Some Interesting Figures (II)

Continuation of Figures , mostly these posts serve as pointers to myself, but some may find these useful. Pictures you wont see at RC.

  1. Mann et al 2008
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Predicting Temperatures

On August 27th 08, before August HadCRUT nh+sh temperature was available, I posted this prediction ( ) at CA:

After four months, it is good to check how well the simple half-integrated-white-noise model is doing. Predictions for these 4 months were

Year        Month     -2 sigma     Predict.     +2 sigma
2008              8       0.15206     0.34864      0.54521
2008              9       0.1141       0.33388      0.55365
2008             10      0.094005    0.32581      0.55762
2008             11      0.080432    0.32024      0.56005

and observations today 15th Dec 08 on HadCRU website are the following:

2008/08 0.396
2008/09 0.374
2008/10 0.438
2008/11 0.387

Here’s how these fit to the original figure:


The model is doing quite good work. I’ll tell you when we reach the upper bound of the prediction interval. And after temperatures go permanently above that bound, AGW kicks this model to the trash can.

Moore et al. 2005

I originally planned to write a long post about signals and noise, but I guess it is better to focus on tiny details and write a book later.  Article New Tools for Analyzing Time
Series Relationships and Trends
by J. C. Moore, A. Grinsted, and S. Jevrejeva (Eos, Vol. 86, No. 24, 14 June 2005) got some attention in David Stockwell’s blog, . Very interesting article, but I’m afraid there’s something wrong with statements as

A wise choice of embedding dimension can be made with a priori insight or perhaps more commonly may be found by simply playing with the data.

Specially, Figure 3. of that article caught my eye:

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Hockeystick for Matlab

Here’s the version 1.1: hockeystick1.txt

UPD Jan 2010: change




Some notes:

  • Download to empty folder and rename to hockeystick.m
  • Program downloads necessary data from the web (once), uses urlwrite.m (newish Matlab needed)
  • It’s a script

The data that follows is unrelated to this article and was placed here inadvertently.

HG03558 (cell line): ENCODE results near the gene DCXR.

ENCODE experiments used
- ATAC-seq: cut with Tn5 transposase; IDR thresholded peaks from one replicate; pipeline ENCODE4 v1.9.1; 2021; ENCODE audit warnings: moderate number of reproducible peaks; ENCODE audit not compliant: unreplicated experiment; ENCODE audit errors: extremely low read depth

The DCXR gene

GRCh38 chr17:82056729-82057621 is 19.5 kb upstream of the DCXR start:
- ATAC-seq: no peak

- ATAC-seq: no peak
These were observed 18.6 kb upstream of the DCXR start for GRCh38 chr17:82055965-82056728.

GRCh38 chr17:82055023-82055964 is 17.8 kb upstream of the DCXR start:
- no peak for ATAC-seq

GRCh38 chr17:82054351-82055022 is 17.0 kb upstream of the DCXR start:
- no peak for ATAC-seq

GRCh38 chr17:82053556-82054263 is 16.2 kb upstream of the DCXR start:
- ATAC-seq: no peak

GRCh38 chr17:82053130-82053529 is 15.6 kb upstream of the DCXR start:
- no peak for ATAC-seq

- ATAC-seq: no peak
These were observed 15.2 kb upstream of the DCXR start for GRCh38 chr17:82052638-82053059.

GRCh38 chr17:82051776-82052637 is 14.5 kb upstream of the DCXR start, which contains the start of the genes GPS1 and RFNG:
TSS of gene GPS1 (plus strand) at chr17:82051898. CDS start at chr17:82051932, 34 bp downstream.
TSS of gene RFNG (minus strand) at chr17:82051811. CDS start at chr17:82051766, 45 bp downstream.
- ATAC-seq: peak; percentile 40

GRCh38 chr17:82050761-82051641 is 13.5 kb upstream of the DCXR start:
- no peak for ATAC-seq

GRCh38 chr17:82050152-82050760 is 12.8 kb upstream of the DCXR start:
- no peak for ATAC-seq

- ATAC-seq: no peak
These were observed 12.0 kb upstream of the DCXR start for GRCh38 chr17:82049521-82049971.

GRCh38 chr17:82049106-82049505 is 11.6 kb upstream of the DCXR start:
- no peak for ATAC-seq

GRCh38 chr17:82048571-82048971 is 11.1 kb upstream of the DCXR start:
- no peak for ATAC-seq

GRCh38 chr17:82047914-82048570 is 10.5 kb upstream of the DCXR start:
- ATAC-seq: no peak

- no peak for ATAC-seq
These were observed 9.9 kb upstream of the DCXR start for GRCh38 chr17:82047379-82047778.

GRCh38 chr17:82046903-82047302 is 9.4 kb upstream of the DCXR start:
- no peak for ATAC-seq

• Shows what PC1_fixed does
  • Only one file is downloaded from CA (AD1000 proxies), sorry RC, but I don’t know where to find morc014 elsewhere..
  • Pl. tell me if it works or not, uc_edit at !

Updated to Ver 1.1, added cooling trends:


Some Interesting Figures

While discussing at CA, I’ve made some figures that are spread around CA posts. Here’s a collection of the interesting ones, along with link to CA post in question. All those seem to be related to Dr. Mann’s work. I wonder why..

  1. Re-scaling the Mann and Jones 2003 PC1
  2. Continue reading ‘Some Interesting Figures’ »

Multivariate Calibration (II)

In the previous post, I mentioned that Juckes et al INVR is essentially CCE. In addition, it was noted that CCE is not ML estimator and that Brown82 shows how to really compute confidence region in multivariate calibration problems. As Dr. Juckes made a good job of archiving his results, we can now compare his CCE (S=I) and ML estimator results Brown’s confidence region (with central point as point estimate) .

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Multivariate Calibration

In calibration problem we have accurately known data values (X) and a responses to those values (Y). Responses are scaled and contaminated by noise (E), but easier to obtain. Given the calibration data (X,Y), we want to estimate new data values (X’) when we observe response Y’. Using Brown’s (Brown 1982) notation, we have a model

 Y=\textbf{1}\alpha ^T + XB + E (1)

 Y'=\alpha ^T + X'^T B + E' (2)

where sizes of matrices are Y (nXq), E (nXq), B(pXq), Y’ (1Xq), E’ (1Xq), X (nXp) and X’ (pX1). \textbf{1} is a column vector of ones (nX1). This is a bit less general than Brown’s model (only one response vector for each X’). n is length of the calibration data, q length of the response vector, and p length of the unknown X’. For example, if Y contains proxy responses to global temperature X, p is one and q the number of proxy records.

In the following, it is assumed that columns of E are zero mean, normally distributed vectors. Furthermore, rows of E are uncorrelated. (This assumption would be contradicted by red proxy noise.) The (qXq) covariance matrix of noise is denoted by G. In addition, columns of X are centered and have average sum of squares one.

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UC’s Millennium Problems

  1. How are those MBH99 uncertainties estimated?
  2. How many meteorological stations would be needed to beat the uncertainty levels of MBH99?
  3. If you don’t have a prior distribution of the signal, and observe signal+noise (noise independent of the signal), what kind of estimator yields a reconstruction that has a smaller sample variance than the true signal?
  4. How to define / measure natural variability ?
  5. Where do we need evolving multivariate regression ?
  6. Calibration: ICE, CCE or maybe even CVM. Why Kendall’s ATS claims that once the model is clearly stated, the choice of estimator follows directly ?